It's been almost three decades I have been working in the telecom sector and throughout this period, I have lead a lot of complex projects, managed diverse teams, and had the privilege of working with professionals. It has been quite an exciting journey which taught me a few management lessons that most B Schools don’t.
A manager is only as good as his team and Human Capital is one of the most complex resources to work with. In today’s world assigning tasks to people and getting the job done from them while keeping them motivated throughout is one of the toughest tasks to do. One who excels in it can achieve great things in life. In three decades of my experience, I too learned a few valuable lessons, and I am sharing five of them with you.
1. Turn your Employee Mistakes into Learning Lessons for Them
Every mistake is a learning opportunity, and this applies to you and your team as well. When your team commits a mistake, instead of reacting to the situation, you can spend energy on resolving the problem and be optimistic with them. A Paul Schoemaker, co-author of Brilliant mistakes states, ”The best mistakes are those which are of low cost but give you great learning for life”. To err is human and your team cannot deny this basic human nature, errors are bound to happen.
Focus on the symptoms/processes which led to an error rather than pinpointing the team members. — Initiate an open discussion with the concerned employee, it can include making them responsible for a process improvement plan or if the individual failed to follow a process, then working with them on a timeline to fix the solution. This way, you make them accountable, and responsible. When you do so, you are indirectly motivating them to use their brain to think of the most efficient way to prevent similar mistakes from happening in the future.
2. Hire Talent as per your Cultural Fit
Once someone asked Steve Jobs, what do you think is the key to the success of Apple? He replied, “Hiring extraordinarily talented people whom I call A-players.”
These employees he called A-players weren't necessarily skilled experts but were people who understood his vision. Most leaders, talent managers, and HR’s know the importance of good hiring and assess the candidate on technical skills/business acumen, etc. What takes a backseat is a discussion on the culture. Steve Jobs said, he hires extraordinarily talented people, but there was one thing in common among all his hires - Understanding his vision.
In my opinion, it is okay to leave a role unfilled for some time rather than to fill it with someone who won’t sync with the team. When you are hiring someone, think long term, let the members of the team the individual would be working with have genuine conversations with them. Give the candidate a glimpse of the kind of work, culture, and surroundings they will get into. Keep it as real as possible; this will help you understand if the candidate is willing to be a part of the organization. Doing so will take some effort, but the probability of making a bad hire will decrease to a great extent.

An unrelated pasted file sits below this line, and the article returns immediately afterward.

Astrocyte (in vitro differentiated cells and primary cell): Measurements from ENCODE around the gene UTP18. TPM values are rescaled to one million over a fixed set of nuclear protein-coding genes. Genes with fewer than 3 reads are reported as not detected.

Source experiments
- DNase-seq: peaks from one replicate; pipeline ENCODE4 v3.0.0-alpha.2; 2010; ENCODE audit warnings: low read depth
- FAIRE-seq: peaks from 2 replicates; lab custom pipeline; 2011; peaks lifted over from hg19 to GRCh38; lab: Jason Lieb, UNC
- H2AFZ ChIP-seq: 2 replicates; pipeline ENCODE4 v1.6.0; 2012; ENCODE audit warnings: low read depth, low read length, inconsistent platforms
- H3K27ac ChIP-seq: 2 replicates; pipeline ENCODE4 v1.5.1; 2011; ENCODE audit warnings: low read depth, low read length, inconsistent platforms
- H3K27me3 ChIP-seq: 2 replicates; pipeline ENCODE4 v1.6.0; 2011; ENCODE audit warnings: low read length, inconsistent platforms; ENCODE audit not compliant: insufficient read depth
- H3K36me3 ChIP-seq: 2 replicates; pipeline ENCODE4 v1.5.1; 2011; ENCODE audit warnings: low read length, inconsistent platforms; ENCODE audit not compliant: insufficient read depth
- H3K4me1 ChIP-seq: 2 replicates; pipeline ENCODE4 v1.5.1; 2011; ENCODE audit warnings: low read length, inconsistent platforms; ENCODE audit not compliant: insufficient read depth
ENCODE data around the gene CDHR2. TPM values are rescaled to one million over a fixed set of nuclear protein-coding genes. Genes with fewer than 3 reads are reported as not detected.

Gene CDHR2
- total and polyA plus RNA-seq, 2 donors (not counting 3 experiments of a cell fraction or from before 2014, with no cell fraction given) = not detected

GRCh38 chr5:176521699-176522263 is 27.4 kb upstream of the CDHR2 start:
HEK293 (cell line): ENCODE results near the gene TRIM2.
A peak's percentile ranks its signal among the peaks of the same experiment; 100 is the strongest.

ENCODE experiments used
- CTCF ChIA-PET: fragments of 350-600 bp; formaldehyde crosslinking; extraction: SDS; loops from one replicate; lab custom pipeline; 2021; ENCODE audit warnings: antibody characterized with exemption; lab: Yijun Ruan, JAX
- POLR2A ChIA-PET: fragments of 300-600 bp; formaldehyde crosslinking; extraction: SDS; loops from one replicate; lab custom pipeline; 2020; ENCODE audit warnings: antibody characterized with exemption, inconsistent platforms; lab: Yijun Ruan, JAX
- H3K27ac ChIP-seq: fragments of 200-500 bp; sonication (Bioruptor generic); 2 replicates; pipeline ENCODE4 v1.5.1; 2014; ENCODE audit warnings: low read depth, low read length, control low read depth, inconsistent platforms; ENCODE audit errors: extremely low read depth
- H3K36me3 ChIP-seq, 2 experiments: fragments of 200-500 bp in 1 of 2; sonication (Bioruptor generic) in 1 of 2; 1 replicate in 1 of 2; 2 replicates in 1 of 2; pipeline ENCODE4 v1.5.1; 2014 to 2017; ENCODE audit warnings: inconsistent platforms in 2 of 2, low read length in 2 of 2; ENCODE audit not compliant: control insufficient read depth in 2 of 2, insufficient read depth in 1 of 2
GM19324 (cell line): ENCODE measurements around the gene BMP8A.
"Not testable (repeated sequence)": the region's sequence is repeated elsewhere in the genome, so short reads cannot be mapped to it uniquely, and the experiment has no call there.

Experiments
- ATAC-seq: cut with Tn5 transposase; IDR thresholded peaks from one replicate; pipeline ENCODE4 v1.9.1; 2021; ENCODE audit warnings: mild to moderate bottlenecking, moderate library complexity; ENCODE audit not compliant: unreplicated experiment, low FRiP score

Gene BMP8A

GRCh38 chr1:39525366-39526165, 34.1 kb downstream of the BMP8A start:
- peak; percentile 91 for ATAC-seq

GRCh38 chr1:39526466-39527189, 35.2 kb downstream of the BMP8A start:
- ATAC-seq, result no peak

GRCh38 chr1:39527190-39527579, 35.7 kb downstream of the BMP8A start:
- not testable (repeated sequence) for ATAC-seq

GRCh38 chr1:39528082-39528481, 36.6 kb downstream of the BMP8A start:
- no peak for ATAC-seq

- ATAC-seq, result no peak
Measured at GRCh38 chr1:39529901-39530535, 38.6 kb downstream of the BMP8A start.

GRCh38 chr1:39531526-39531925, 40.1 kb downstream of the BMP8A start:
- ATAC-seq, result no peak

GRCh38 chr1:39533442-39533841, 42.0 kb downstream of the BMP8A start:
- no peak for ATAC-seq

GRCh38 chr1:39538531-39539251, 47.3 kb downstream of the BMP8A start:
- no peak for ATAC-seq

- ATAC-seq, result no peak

3. Develop the Skill to Manage a Mobile Workforce
With digitization happening all over, it is changing the way people work rapidly. Today you don’t need an office to get your work done. Just a laptop and a mobile phone are enough. BYOD, digitization, and ease of access have made the workforce truly mobile. This changing work style of professionals/millennial is hard to accept and manage for leaders sometimes.
Being a senior leader myself, I have learned that we need to adapt to changing times and be the pioneers of modern technology. That is how we can understand the needs of our employees and manage them better. If you look at it with a positive angle, working from anywhere is a boon and can increase the productivity of an employee manifold.
You should focus more on the results and ensuring timely deliverable without compromises on security, quality, etc. rather than micromanaging.
4. Have Faith in Your Team and Let Them Execute
It is understandable to be a control freak at times. Most of us feel that the safest hands are ours but unless we don’t trust our employees, how will you as an organization scale up? How will you grow or how will your employees grow if you are the bottleneck for every task assigned to them? As leaders, we have a tendency of delegating tasks and then working hard on those delegated tasks not allowing our team-mates to fully execute the plan without our inputs.
The best form of leadership is when you assign goals to your employees and trust them to execute. It will help them grow and respect you immensely. Mentor / Coach / Advice them as and when necessary but don’t be the part of the task, direct the process, and let them be the lead players.
5. Go Back to Basics When Things Get Complicated
As leaders, there are times when things aren’t going the way we planned. Complications arise, and we lose sight of what we ought to do during such times. During such times getting back to basics is the best thing to do. Think from Outside In perspective, take yourself away from the organization and then review.
Observe the work culture within your organization, and see if your employees are positive or are they bickering around? Are they passionate about what they are doing? Are they happy working as a team? Are your employees rewarded for the excellent work they are doing? Are they being given unrealistic goals? Look into the most basics of your business, and you will get solutions to the deepest complications.
After all, change begins from the top; when you fix the upper management, the hierarchy beneath automatically gets set. Small things make a huge difference; as a leader, you need to remember that.